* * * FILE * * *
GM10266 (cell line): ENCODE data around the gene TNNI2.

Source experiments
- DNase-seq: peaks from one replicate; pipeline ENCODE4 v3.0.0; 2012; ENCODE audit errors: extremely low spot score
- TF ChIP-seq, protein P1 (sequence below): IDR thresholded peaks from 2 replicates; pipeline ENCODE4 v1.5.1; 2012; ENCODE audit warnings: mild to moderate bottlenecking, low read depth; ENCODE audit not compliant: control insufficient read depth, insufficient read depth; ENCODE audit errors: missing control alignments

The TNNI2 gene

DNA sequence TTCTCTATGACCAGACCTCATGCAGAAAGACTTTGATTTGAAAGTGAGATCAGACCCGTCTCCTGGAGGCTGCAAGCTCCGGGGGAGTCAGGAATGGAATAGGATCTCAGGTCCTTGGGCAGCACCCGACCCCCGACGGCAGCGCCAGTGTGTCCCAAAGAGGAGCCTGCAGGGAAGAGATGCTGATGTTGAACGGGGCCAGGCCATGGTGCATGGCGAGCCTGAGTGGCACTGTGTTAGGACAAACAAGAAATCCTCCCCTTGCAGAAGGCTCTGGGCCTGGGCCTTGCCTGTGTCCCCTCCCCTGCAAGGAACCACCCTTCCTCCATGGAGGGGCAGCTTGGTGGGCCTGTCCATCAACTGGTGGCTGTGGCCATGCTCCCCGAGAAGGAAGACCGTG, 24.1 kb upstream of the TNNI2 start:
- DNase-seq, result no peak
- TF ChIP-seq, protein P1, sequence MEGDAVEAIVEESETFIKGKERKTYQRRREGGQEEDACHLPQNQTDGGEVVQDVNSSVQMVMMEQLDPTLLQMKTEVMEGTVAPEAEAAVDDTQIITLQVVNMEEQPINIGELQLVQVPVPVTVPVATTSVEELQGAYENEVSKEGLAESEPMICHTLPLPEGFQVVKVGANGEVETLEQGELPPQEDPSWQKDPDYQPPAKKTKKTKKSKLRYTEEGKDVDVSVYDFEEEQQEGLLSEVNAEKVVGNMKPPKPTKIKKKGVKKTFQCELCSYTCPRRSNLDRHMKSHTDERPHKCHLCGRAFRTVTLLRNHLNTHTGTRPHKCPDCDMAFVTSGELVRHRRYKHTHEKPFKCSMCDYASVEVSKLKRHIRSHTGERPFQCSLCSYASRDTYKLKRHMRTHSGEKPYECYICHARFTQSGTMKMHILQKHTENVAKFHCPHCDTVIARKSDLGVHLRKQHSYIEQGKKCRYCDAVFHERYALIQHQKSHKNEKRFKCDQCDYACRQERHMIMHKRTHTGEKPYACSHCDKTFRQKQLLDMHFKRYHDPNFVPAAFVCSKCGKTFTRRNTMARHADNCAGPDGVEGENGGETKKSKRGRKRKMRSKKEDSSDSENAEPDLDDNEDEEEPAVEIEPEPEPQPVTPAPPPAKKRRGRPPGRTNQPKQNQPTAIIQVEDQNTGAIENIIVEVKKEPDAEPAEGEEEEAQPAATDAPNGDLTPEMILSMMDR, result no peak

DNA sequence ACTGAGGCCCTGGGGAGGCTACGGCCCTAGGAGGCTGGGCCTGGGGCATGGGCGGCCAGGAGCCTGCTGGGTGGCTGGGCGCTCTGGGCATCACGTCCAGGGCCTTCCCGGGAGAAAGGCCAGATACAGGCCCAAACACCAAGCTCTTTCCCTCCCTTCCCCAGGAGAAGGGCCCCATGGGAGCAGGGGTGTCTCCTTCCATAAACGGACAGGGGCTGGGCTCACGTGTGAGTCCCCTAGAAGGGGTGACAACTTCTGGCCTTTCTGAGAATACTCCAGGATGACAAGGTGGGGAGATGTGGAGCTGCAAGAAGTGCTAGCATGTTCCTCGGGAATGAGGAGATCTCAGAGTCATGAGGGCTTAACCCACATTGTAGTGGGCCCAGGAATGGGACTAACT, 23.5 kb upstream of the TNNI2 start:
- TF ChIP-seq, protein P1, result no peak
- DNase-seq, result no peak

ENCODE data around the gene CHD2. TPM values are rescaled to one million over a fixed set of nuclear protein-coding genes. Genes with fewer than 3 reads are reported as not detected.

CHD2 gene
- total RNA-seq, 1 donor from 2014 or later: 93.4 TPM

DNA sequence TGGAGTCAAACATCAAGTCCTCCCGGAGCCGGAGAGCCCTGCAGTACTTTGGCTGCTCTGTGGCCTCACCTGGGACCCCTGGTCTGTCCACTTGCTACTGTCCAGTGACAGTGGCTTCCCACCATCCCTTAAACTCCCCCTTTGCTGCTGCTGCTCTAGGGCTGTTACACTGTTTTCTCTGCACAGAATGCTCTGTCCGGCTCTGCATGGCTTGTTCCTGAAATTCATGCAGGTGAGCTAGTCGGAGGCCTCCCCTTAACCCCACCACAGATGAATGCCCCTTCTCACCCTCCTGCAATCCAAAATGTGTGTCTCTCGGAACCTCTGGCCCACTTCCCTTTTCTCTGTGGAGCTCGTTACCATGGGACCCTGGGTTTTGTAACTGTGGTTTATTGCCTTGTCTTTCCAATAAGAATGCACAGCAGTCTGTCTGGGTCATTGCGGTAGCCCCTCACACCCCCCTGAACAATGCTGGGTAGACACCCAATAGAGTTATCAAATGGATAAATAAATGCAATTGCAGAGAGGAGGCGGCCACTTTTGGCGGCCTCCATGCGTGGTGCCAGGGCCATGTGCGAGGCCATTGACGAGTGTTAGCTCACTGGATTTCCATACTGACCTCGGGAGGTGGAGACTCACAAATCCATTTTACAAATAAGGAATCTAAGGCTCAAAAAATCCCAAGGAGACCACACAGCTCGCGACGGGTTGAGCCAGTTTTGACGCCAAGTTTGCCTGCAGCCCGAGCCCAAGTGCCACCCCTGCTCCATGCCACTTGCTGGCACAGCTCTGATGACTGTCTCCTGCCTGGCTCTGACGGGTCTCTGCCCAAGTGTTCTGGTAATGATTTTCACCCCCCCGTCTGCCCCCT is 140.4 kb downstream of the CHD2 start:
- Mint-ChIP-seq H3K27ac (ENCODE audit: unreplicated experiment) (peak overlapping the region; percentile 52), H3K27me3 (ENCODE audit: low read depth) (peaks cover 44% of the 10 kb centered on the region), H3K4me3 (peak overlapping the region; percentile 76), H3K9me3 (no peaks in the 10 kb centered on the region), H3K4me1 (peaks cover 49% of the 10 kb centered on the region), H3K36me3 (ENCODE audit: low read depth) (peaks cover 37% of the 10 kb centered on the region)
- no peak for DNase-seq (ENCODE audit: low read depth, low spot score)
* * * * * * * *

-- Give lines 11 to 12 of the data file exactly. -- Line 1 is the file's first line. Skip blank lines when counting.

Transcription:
- DNase-seq, result no peak

ENCODE data around the gene CHD2. TPM values are rescaled to one million over a fixed set of nuclear protein-coding genes. Genes with fewer than 3 reads are reported as not detected.